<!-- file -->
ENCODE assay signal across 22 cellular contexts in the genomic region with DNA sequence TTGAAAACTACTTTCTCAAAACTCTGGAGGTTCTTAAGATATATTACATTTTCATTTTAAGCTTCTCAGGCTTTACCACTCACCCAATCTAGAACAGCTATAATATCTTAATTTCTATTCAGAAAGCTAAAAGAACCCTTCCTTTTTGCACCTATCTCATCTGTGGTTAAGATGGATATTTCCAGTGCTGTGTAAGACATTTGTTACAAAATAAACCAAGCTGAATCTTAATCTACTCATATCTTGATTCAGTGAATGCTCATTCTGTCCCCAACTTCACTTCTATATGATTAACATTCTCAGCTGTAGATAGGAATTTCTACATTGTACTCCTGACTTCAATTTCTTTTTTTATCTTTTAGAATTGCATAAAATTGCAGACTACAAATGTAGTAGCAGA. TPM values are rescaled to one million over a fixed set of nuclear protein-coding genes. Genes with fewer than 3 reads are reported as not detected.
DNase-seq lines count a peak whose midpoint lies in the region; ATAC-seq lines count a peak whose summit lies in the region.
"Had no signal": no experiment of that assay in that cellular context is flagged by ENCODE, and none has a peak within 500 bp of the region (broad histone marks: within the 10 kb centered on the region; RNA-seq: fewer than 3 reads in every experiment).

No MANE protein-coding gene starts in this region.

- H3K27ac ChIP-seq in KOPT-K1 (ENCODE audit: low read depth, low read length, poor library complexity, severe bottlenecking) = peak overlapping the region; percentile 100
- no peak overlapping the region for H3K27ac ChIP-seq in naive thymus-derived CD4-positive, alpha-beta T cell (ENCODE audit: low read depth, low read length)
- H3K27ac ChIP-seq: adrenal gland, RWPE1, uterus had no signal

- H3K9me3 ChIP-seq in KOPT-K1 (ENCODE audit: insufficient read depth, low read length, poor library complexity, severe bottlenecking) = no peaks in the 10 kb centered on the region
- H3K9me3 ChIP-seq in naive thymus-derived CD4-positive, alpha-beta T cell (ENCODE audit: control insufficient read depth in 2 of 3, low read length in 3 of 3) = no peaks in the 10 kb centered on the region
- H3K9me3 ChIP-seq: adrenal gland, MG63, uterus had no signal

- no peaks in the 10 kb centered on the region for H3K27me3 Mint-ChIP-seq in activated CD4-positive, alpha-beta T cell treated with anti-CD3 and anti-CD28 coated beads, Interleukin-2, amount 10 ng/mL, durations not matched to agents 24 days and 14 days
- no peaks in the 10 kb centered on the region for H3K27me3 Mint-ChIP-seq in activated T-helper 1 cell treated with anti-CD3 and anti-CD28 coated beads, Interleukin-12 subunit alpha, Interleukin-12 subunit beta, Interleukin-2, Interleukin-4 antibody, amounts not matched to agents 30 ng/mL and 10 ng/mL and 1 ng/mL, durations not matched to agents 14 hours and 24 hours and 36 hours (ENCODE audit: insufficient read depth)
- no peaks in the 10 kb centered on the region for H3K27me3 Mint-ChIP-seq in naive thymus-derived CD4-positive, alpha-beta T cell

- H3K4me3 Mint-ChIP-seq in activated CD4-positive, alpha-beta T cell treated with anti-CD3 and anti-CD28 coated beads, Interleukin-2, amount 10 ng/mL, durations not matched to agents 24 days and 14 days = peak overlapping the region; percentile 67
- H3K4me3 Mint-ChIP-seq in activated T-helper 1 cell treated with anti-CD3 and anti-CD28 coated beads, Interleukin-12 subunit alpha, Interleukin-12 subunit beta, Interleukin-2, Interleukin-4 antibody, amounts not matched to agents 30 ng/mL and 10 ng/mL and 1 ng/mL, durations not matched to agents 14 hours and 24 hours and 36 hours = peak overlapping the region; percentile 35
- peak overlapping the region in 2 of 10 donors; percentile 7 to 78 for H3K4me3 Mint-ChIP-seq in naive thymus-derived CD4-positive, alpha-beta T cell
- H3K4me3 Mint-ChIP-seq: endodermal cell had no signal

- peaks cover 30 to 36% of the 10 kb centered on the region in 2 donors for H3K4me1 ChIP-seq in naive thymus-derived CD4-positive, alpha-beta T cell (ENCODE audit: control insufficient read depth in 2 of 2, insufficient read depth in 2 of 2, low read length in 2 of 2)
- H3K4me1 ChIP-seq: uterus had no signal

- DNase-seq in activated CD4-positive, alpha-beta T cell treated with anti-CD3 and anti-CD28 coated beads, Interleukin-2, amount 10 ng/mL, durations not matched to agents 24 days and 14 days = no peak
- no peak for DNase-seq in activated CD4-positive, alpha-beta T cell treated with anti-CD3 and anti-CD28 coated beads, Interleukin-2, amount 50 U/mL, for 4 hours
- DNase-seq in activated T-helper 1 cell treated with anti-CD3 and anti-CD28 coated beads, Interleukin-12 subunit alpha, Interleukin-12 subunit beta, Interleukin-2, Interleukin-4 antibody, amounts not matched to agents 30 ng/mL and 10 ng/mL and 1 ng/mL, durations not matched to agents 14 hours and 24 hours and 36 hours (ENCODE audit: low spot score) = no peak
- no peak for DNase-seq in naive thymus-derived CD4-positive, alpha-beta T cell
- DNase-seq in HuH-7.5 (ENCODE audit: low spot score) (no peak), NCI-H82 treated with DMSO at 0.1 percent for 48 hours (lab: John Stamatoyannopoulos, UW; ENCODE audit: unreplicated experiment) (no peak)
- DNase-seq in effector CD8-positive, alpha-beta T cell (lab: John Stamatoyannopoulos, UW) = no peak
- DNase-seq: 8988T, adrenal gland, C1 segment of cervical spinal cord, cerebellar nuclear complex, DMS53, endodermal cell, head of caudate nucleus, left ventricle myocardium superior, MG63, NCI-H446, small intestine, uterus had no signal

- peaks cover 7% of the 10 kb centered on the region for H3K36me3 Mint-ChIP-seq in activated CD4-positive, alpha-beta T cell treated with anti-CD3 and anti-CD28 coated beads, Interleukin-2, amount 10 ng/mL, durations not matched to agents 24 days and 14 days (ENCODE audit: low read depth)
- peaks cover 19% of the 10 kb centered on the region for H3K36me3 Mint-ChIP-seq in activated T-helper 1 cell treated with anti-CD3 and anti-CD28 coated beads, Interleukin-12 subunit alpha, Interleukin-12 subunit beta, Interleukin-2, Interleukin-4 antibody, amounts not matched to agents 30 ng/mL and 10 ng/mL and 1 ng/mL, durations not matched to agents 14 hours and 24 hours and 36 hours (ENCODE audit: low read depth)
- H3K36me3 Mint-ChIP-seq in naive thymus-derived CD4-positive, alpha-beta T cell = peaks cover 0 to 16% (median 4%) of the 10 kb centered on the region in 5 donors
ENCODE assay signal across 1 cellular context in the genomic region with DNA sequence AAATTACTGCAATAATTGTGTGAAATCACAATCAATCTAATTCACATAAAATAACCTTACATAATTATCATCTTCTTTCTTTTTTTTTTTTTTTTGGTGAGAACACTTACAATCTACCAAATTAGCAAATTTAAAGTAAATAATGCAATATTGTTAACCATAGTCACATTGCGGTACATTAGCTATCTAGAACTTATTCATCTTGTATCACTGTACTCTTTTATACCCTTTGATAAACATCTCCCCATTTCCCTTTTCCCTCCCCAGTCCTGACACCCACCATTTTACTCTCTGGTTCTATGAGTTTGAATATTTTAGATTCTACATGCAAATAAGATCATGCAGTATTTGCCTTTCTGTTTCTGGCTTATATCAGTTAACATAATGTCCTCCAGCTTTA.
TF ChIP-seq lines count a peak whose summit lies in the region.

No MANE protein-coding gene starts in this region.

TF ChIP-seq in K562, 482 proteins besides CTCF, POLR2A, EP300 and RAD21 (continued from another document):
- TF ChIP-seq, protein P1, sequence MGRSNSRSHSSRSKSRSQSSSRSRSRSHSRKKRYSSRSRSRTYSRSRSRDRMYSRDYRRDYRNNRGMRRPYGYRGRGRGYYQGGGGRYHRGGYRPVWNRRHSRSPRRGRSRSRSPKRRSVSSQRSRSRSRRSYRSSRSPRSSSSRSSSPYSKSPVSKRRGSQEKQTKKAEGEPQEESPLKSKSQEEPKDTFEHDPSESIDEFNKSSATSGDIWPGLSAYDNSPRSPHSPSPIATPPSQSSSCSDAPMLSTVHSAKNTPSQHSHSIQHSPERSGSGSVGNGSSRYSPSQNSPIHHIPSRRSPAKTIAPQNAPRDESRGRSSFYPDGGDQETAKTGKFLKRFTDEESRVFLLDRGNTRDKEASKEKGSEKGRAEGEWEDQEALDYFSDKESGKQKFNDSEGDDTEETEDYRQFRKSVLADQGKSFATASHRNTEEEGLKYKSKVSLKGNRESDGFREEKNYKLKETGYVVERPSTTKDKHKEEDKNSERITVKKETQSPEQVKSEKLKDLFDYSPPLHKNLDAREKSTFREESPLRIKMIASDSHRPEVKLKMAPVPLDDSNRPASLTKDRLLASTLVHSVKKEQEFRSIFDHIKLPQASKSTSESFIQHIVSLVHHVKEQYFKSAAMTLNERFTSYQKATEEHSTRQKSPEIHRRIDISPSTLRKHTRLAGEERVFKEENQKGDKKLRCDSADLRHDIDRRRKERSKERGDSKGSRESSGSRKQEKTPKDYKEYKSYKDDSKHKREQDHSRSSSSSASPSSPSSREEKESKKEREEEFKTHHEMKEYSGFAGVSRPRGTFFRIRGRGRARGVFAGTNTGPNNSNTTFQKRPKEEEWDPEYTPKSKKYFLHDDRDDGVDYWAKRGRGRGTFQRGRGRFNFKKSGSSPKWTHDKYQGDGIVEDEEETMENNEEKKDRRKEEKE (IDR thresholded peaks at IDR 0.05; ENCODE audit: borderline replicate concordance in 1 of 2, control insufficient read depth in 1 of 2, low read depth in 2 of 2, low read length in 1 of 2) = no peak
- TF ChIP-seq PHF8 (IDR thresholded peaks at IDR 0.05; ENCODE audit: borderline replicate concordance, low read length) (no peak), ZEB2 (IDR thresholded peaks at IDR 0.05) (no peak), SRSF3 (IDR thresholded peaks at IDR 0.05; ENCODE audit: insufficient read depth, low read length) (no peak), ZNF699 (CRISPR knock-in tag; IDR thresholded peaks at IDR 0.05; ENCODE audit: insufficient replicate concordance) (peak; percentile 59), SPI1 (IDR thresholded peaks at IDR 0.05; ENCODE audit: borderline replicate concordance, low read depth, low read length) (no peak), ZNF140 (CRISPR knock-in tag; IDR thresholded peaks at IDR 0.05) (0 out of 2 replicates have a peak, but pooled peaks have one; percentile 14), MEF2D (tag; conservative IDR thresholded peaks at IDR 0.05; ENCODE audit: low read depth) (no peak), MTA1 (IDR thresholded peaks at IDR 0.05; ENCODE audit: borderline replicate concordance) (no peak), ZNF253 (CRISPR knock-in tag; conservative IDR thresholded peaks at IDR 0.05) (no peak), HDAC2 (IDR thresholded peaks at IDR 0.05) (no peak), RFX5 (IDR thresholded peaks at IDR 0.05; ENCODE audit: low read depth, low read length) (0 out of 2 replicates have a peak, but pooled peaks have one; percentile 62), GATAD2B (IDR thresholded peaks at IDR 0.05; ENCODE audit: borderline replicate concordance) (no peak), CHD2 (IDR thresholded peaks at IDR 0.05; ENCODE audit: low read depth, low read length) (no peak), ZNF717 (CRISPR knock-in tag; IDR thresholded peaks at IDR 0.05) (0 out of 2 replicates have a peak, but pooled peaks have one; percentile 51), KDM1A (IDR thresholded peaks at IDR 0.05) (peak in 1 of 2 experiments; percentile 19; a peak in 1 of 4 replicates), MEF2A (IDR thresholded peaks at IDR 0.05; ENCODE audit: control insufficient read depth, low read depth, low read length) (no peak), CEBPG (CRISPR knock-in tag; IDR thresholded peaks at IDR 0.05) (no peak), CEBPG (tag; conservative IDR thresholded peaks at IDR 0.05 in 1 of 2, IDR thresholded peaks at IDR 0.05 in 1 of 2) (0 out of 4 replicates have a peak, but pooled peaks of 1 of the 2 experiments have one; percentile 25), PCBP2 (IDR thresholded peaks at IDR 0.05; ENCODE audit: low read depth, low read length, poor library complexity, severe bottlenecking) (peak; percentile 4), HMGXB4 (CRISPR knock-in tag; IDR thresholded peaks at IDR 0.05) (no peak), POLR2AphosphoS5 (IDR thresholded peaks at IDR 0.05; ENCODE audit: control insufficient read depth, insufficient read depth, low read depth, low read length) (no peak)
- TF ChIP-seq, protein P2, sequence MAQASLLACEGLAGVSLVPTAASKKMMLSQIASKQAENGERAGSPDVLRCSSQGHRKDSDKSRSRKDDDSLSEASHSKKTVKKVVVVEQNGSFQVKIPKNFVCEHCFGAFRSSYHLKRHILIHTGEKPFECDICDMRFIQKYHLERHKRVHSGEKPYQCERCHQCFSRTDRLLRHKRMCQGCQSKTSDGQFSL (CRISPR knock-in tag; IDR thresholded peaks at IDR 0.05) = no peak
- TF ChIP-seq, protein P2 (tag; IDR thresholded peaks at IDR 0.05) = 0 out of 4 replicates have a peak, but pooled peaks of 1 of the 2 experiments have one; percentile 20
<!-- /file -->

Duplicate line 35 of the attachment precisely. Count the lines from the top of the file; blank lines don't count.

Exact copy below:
- TF ChIP-seq PHF8 (IDR thresholded peaks at IDR 0.05; ENCODE audit: borderline replicate concordance, low read length) (no peak), ZEB2 (IDR thresholded peaks at IDR 0.05) (no peak), SRSF3 (IDR thresholded peaks at IDR 0.05; ENCODE audit: insufficient read depth, low read length) (no peak), ZNF699 (CRISPR knock-in tag; IDR thresholded peaks at IDR 0.05; ENCODE audit: insufficient replicate concordance) (peak; percentile 59), SPI1 (IDR thresholded peaks at IDR 0.05; ENCODE audit: borderline replicate concordance, low read depth, low read length) (no peak), ZNF140 (CRISPR knock-in tag; IDR thresholded peaks at IDR 0.05) (0 out of 2 replicates have a peak, but pooled peaks have one; percentile 14), MEF2D (tag; conservative IDR thresholded peaks at IDR 0.05; ENCODE audit: low read depth) (no peak), MTA1 (IDR thresholded peaks at IDR 0.05; ENCODE audit: borderline replicate concordance) (no peak), ZNF253 (CRISPR knock-in tag; conservative IDR thresholded peaks at IDR 0.05) (no peak), HDAC2 (IDR thresholded peaks at IDR 0.05) (no peak), RFX5 (IDR thresholded peaks at IDR 0.05; ENCODE audit: low read depth, low read length) (0 out of 2 replicates have a peak, but pooled peaks have one; percentile 62), GATAD2B (IDR thresholded peaks at IDR 0.05; ENCODE audit: borderline replicate concordance) (no peak), CHD2 (IDR thresholded peaks at IDR 0.05; ENCODE audit: low read depth, low read length) (no peak), ZNF717 (CRISPR knock-in tag; IDR thresholded peaks at IDR 0.05) (0 out of 2 replicates have a peak, but pooled peaks have one; percentile 51), KDM1A (IDR thresholded peaks at IDR 0.05) (peak in 1 of 2 experiments; percentile 19; a peak in 1 of 4 replicates), MEF2A (IDR thresholded peaks at IDR 0.05; ENCODE audit: control insufficient read depth, low read depth, low read length) (no peak), CEBPG (CRISPR knock-in tag; IDR thresholded peaks at IDR 0.05) (no peak), CEBPG (tag; conservative IDR thresholded peaks at IDR 0.05 in 1 of 2, IDR thresholded peaks at IDR 0.05 in 1 of 2) (0 out of 4 replicates have a peak, but pooled peaks of 1 of the 2 experiments have one; percentile 25), PCBP2 (IDR thresholded peaks at IDR 0.05; ENCODE audit: low read depth, low read length, poor library complexity, severe bottlenecking) (peak; percentile 4), HMGXB4 (CRISPR knock-in tag; IDR thresholded peaks at IDR 0.05) (no peak), POLR2AphosphoS5 (IDR thresholded peaks at IDR 0.05; ENCODE audit: control insufficient read depth, insufficient read depth, low read depth, low read length) (no peak)